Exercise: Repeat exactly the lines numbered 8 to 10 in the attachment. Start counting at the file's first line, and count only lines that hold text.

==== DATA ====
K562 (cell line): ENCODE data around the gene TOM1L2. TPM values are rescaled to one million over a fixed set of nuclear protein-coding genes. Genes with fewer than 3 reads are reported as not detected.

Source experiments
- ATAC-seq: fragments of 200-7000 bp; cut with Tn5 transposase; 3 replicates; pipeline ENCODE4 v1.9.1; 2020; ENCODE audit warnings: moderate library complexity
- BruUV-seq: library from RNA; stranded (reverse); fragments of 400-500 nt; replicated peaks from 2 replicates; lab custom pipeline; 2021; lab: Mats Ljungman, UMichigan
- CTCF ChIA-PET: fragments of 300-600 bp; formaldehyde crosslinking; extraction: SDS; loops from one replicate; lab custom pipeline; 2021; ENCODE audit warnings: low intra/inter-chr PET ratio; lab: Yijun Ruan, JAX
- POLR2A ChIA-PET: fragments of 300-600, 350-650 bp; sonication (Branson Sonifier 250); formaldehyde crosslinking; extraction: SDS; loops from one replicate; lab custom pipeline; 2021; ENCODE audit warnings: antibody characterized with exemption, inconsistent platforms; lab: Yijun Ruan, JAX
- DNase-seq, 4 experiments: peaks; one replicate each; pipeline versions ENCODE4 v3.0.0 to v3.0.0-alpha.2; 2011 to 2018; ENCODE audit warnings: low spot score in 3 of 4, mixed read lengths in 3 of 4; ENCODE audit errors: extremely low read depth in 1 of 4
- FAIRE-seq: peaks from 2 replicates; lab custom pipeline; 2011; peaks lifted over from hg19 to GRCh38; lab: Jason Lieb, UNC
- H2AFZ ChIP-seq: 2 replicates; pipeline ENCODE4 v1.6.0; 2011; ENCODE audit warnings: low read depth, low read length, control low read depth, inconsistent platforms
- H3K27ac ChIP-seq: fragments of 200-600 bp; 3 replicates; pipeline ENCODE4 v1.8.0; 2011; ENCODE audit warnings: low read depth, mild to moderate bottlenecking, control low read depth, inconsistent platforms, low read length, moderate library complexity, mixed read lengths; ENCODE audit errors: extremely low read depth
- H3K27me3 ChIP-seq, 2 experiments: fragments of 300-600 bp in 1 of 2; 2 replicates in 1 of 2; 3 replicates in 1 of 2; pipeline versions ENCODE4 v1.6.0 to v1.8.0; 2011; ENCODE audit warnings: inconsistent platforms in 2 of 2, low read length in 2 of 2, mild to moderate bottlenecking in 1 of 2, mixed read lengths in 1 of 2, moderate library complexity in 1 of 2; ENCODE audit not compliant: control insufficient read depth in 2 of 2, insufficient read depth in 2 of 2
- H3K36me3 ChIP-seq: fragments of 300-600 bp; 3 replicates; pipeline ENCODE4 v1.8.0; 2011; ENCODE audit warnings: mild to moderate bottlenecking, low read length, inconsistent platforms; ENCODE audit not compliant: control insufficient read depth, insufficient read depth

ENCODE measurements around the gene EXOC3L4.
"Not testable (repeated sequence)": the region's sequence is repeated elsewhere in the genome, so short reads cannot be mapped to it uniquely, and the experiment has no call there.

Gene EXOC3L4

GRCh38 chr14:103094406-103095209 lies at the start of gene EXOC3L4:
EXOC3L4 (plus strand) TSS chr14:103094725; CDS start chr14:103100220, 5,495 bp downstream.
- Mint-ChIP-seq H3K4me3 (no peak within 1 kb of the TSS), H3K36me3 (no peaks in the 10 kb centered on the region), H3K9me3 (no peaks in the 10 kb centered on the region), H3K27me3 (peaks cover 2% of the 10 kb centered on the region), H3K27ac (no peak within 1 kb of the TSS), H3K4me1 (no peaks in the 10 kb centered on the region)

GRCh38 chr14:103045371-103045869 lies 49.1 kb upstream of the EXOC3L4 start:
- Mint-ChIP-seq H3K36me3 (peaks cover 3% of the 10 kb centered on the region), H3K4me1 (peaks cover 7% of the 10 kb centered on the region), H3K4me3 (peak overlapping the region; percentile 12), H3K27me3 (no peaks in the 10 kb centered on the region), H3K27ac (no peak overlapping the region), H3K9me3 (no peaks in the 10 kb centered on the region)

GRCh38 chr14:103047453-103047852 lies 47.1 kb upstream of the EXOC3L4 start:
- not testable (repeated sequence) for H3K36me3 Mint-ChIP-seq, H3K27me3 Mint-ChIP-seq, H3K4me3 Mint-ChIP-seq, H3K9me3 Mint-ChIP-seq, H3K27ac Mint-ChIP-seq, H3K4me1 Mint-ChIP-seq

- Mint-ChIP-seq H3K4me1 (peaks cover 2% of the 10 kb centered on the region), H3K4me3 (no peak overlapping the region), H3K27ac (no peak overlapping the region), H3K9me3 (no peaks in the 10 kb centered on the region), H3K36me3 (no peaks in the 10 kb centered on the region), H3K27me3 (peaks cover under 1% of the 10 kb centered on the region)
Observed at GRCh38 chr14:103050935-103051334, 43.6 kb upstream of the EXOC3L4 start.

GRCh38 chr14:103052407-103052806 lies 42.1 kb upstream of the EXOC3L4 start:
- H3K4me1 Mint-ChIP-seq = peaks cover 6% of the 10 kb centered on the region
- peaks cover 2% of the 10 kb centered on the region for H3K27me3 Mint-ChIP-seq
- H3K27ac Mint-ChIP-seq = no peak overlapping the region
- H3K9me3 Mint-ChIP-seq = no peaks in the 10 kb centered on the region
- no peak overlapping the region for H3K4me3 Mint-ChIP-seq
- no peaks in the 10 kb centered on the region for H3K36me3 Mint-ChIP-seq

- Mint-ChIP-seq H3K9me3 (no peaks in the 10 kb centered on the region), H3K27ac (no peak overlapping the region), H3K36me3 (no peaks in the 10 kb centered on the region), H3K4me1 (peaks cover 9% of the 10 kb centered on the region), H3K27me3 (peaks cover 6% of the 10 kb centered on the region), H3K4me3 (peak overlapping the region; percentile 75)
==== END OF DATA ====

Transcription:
- FAIRE-seq: peaks from 2 replicates; lab custom pipeline; 2011; peaks lifted over from hg19 to GRCh38; lab: Jason Lieb, UNC
- H2AFZ ChIP-seq: 2 replicates; pipeline ENCODE4 v1.6.0; 2011; ENCODE audit warnings: low read depth, low read length, control low read depth, inconsistent platforms
- H3K27ac ChIP-seq: fragments of 200-600 bp; 3 replicates; pipeline ENCODE4 v1.8.0; 2011; ENCODE audit warnings: low read depth, mild to moderate bottlenecking, control low read depth, inconsistent platforms, low read length, moderate library complexity, mixed read lengths; ENCODE audit errors: extremely low read depth